“Was that me?” Human perception of guided interaction

 

Background

When producing a movement, the central nervous system maintains a signal copy (efference copy) used to estimate the outcome of the movement, which is further compared with the sensed information (re-afference) of that movement. This comparison mechanism is useful to recognize self-produced movements from those of other subjects, and it may be tuned to accommodate consistent distortions to the sensorial system. Furthermore, studies have experimentally manipulated the agreement of (re-afferent) sensorial signals, showing that vision is predominant over other senses. That is, discrepant sensorial feedback (e.g. visio-proprioceptive and visuo-vestibular) tends to be solved in favor of vision.

Therefore, by manipulating visual feedback of a movement we may make the subject believe that the movement he sees is the movement he did, provided that the sensorial incongruence and the difference between re-afference and efference copy are not noticeable. Such manipulations are useful in Virtual Reality to overcome technological limitations, such as limitations of tracking space and haptic feedback.

 

Fig. 1: (left) sample of movement redirecting towards a target. The movement that was actually performed is shown in red. (right) ISO multidirectional pointing task.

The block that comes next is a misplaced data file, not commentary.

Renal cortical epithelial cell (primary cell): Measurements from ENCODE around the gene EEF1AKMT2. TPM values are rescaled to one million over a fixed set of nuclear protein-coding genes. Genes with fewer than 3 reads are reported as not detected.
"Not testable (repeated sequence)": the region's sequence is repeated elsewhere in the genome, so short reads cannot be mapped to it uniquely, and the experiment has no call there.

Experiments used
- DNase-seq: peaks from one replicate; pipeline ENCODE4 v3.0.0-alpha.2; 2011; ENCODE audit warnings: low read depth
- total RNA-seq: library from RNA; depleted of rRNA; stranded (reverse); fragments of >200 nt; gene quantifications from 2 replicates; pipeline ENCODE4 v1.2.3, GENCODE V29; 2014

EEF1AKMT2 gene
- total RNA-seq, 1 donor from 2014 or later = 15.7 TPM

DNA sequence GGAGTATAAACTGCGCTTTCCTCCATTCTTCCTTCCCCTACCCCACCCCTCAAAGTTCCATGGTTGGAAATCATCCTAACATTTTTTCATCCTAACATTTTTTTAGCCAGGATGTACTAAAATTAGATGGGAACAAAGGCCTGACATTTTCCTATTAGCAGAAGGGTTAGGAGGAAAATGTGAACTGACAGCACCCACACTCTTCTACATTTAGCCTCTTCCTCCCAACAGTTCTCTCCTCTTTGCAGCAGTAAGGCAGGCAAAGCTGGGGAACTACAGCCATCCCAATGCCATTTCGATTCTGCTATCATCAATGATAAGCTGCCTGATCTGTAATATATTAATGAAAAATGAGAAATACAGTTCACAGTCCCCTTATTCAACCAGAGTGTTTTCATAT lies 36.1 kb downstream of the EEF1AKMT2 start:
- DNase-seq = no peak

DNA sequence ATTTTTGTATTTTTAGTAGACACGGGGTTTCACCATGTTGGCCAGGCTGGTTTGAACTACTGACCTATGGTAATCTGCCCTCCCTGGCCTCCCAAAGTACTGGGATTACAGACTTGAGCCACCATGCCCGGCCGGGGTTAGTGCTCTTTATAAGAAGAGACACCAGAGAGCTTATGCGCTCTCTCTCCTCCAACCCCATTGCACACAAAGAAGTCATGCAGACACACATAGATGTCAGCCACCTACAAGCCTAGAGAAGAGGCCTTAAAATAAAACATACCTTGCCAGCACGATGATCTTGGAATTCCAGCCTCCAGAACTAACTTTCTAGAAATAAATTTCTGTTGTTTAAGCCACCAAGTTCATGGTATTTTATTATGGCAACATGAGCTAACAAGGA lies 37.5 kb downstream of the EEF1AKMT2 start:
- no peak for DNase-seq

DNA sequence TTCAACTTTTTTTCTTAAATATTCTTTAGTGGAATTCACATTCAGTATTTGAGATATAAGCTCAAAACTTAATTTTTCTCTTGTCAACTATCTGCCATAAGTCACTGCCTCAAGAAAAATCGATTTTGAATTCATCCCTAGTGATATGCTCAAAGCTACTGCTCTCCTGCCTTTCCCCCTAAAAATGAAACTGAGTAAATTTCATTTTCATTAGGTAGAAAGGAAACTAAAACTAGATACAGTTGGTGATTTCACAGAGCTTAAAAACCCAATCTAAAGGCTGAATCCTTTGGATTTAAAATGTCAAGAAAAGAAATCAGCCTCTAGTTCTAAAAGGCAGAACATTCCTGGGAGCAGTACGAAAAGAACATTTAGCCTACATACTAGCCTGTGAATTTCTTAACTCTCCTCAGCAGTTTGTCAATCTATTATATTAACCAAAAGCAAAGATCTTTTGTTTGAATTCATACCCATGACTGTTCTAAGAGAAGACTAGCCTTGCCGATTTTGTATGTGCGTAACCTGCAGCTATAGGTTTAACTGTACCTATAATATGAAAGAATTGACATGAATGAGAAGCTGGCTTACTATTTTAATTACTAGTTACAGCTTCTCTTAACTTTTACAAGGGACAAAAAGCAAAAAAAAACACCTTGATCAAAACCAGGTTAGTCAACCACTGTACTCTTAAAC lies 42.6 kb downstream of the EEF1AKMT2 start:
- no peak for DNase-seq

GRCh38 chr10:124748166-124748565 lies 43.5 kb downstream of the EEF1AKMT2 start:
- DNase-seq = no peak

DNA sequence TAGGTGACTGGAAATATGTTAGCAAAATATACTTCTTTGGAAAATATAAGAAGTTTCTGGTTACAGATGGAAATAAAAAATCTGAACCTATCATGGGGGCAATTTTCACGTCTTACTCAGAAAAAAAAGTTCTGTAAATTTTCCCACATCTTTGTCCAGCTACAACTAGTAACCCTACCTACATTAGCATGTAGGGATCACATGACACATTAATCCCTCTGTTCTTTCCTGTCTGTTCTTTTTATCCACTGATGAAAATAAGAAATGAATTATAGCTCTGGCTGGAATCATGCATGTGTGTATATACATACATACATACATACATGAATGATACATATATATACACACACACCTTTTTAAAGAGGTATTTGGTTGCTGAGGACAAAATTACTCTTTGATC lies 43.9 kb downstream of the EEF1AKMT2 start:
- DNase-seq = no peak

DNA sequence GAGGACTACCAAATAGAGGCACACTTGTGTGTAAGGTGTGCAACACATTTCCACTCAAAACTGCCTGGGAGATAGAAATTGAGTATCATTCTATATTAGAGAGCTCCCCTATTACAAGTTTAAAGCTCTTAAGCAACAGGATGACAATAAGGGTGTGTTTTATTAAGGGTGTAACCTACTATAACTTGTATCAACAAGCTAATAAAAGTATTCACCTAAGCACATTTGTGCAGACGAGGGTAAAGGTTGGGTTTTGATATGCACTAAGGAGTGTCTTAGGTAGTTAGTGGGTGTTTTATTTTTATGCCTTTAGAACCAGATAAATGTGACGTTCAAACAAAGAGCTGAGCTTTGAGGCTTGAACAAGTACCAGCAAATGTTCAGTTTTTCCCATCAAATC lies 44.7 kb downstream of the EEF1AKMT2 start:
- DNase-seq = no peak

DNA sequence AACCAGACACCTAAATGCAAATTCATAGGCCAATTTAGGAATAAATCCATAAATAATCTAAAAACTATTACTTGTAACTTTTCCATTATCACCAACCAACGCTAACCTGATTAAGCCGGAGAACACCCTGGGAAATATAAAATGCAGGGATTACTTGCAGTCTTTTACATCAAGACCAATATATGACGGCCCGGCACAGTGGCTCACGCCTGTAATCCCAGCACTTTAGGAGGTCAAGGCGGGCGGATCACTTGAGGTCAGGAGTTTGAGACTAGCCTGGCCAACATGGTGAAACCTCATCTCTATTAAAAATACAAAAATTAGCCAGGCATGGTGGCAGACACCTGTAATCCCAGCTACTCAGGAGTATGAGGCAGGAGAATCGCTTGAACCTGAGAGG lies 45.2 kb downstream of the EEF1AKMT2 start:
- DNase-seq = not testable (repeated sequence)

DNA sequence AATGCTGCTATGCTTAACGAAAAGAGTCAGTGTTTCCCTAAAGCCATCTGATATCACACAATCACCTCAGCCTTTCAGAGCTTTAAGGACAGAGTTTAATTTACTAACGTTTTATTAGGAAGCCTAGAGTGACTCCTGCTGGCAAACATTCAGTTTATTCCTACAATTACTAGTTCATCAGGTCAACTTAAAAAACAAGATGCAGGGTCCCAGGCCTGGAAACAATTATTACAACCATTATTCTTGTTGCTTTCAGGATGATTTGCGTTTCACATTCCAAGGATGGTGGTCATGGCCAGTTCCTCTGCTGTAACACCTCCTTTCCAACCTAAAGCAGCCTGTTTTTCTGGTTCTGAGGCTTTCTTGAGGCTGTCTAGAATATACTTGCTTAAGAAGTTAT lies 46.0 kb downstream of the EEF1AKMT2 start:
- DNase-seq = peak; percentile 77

Project Idea

This project proposes the usage of virtual reality to measure perception thresholds of distorted movements on an ISO standard multidirectional reaching task. More specifically, tolerance to three types of movement are to be measured (i) guiding movements – task made easier (ii) constricting movement – task made harder (iii) orthogonally distorted movements – nearly irrelevant to task difficulty.

 

Student work: 

1. The virtual body motion control platform will be provided, but some modifications to the implemented distortions may have to be made.

2. Implement the task

3. Logging scripts are provided, but it is likely that they will have to be adapted to accommodate proposed measurements.

4. Conduct an experiment

5. Analyze collected data – perception threshold (“did the avatar moved like you?”) and performance (coefficients of a Fitts’s law fit and throughput)

Development framework:

The development of this project is based on the interactive game engine Unity 3D.

Hardware:

Head mounted display – Oculus Rift DK2;

Motion tracking – Phasespace / playstation move controllers

The student will develop an Unity package to allow the easy integration of this functionality to any Unity project.

Requirement:

Programming (C# or Javascript Unity3D).

Contact:

Ronan BOULIC (Ronan.boulic at epfl.ch   INJ141 )

Henrique GALVAN DEBARBA (henrique.galvandebarba at epfl.ch INJ139 )